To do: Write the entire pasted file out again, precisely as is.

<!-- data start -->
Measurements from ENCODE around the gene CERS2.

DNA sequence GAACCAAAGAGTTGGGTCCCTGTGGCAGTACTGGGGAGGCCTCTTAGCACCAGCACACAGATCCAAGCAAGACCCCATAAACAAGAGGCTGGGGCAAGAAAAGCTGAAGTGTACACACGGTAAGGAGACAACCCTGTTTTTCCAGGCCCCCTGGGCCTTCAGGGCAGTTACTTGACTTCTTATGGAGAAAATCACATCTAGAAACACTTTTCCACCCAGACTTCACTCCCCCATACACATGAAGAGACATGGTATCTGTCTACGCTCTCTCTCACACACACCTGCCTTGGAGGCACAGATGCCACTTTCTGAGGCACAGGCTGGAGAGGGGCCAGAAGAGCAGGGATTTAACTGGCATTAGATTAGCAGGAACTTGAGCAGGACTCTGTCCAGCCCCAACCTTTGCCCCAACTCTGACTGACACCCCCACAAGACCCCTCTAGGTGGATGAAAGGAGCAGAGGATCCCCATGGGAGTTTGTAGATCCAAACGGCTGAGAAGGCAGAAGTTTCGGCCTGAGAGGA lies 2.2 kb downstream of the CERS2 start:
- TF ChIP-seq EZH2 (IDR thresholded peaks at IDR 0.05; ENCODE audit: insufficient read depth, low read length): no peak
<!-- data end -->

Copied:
Measurements from ENCODE around the gene CERS2.

DNA sequence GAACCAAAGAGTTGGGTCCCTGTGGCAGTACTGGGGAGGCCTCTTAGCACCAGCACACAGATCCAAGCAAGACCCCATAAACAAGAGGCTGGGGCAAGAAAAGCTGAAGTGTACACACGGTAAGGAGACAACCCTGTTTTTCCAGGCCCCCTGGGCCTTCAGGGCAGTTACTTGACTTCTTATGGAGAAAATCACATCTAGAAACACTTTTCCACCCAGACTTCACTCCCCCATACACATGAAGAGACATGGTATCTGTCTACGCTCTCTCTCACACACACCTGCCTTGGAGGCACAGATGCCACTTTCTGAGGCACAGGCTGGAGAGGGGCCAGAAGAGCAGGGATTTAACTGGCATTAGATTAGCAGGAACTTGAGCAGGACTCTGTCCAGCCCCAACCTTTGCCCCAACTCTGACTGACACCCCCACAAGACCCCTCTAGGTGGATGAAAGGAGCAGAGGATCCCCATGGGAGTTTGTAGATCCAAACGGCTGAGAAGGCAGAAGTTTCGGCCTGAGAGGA lies 2.2 kb downstream of the CERS2 start:
- TF ChIP-seq EZH2 (IDR thresholded peaks at IDR 0.05; ENCODE audit: insufficient read depth, low read length): no peak